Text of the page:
Tax Facts

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  • division 7A proposed amendments - consultation paper released by treasury

    In brief:    Treasury this week released a Consultation Paper on the Division 7A amendments proposed to commence on 1 July 2019. There are some significant changes from what has previously been mooted, with some of the main points now proposed including:

    •   a single 10 year model for complying loans, with equal annual principal repayments and interest at a Reserve Bank published indicator rate for small business overdrafts (currently 10.3%, compared to the current Division 7A rate of 5.2%)
    •   except for the initial year of the advance, loan interest will be calculated for a full year regardless of when any repayment is made during the year
    •   25 year loans existing on 30 June 2019 must adopt the new interest rate immediately, but the new 10 year loan rules will not apply until 30 June 2021
    •   7 year loans existing on 30 June 2019 will retain their existing outstanding term, but must otherwise comply with the new loan model
    •   loans made before 4/12/97 must adopt the 10 year repayment model from 30 June 2021
    •   the concept of ‘distributable surplus’ will be removed, so that Division 7A will always apply to the whole value of any loan or other benefit extracted from a private company
    •   all outstanding UPEs after 15/12/09 will effectively be subject to the 10 year repayment model from 1 July 2019, although no decision has yet been made to also bring in UPEs from before 16/12/09.

    More:    The Consultation Paper also outlines some further amendments that the Government proposes. Perhaps the most significant is the proposal of a 14 year review period during which assessments can be amended in respect of Division 7A matters. In addition, a self-correction mechanism is proposed for taxpayers to rectify inadvertent breaches of Division 7A. Taxpayers will be permitted to self-assess their eligibility for this relief, under which they will be obligated to convert any relevant benefit into a complying loan agreement. Affected taxpayers will also need to make catch-up payments of both principal and interest (on a compound basis) that would have been required, had they properly complied with Division 7A in the first place.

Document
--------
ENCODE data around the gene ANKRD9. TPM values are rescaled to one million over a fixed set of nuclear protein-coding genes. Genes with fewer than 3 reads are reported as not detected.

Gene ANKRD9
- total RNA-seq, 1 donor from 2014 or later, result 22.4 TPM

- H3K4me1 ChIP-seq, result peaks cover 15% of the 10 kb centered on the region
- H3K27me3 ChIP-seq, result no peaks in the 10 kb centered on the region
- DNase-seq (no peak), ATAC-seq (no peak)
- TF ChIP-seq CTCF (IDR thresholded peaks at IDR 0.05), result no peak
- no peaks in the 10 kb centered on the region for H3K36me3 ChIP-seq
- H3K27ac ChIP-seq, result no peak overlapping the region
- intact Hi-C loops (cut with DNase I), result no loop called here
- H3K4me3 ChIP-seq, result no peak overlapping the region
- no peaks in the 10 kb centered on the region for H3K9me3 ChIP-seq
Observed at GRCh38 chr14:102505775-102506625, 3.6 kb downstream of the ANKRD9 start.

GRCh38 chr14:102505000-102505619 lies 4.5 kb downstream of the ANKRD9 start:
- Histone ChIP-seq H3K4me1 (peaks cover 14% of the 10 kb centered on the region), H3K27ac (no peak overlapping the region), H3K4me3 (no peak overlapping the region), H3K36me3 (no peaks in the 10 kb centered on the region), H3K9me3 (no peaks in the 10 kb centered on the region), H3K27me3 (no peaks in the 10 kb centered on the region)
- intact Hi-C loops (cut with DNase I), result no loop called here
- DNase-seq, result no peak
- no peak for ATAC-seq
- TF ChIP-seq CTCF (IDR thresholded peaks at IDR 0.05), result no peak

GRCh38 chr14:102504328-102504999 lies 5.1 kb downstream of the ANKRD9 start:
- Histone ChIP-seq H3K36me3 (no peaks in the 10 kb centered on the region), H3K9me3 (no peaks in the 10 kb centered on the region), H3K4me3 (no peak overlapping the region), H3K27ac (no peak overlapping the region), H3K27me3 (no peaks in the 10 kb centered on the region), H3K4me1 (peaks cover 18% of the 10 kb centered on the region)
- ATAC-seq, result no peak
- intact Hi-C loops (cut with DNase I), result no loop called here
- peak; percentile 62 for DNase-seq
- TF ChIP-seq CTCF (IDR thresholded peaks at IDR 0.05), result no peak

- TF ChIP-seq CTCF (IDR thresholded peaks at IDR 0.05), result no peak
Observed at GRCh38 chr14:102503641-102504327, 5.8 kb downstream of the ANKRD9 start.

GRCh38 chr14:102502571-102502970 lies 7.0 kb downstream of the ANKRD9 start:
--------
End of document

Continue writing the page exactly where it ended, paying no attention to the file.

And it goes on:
Other proposed amendments include a safe harbour formula that may be adopted in the case of an asset (other than a motor vehicle) provided by a company for use by a shareholder or their associate, confinement of the exclusion for loans made in the ordinary course of an entity’s business to loans made in the ordinary course of a moneylending business, and a ‘but for’ test for the application of s 109T to loans, payments or other benefits provided to a taxpayer indirectly from a private company. (Targeted amendments to the Division 7A integrity rules: Consultation Paper, October 2018)

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    24 Oct 2018

    Topic: Income tax/Trusts

  • Beware the email trail - evidence from revealing correspondence

    In brief:    A recent ex parte application in the Federal Court for freezing orders and other interlocutory relief against several taxpayers starkly illustrates the importance that email correspondence may play in disputes. Evidence supporting the application included an affidavit from ‘a computer forensics officer employed in the Forensics and Investigations team of the ATO.’ The evidence of that ATO officer was that documents purportedly made in 2003 had actually been created in 2015, subsequent to the commencement of an ATO audit and associated notice issued to the taxpayers’ accountant to provide information under (former) s 264 ITAA36. Further evidence based on email correspondence involving personnel from the taxpayers’ accountants was alleged to support the fact that the relevant documents ‘were created in February 2015 and backdated to give the appearance that the documents came into existence in May 2003.’

    More:    This case involved fairly extreme circumstances, where total tax and penalties at issue exceeded $34M and documents had ultimately been seized from premises associated with the relevant accounting firm under search warrants executed by the Federal Police. However, the point is that email correspondence does not have the confidentiality that we intuitively attribute to it. Best practice is to approach the writing of any document or correspondence with the attitude that it may ultimately be viewed by a range of people, including regulatory authorities.

    Such incriminating evidence sometimes becomes unveiled from unrelated circumstances. For example, there have been reported cases where a taxpayer has been practically obliged to produce financial evidence, showing much greater business income than what has been reported to the ATO, to defend against an allegation of misrepresentation by a subsequent purchaser of the taxpayer's business. And the discovery process in proceedings for professional negligence against a professional advisor may also throw up incriminating evidence about an understatement of taxable income, perhaps even involving criminal acts. Whether or not the primary matter before the court involves taxation, the Judge will usually make orders for it to be passed on to the ATO. (DC of T v Advanced Holdings Pty Ltd [2018] FCA 1263)

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    24 Oct 2018

    Topic: Income tax/State taxes/Other news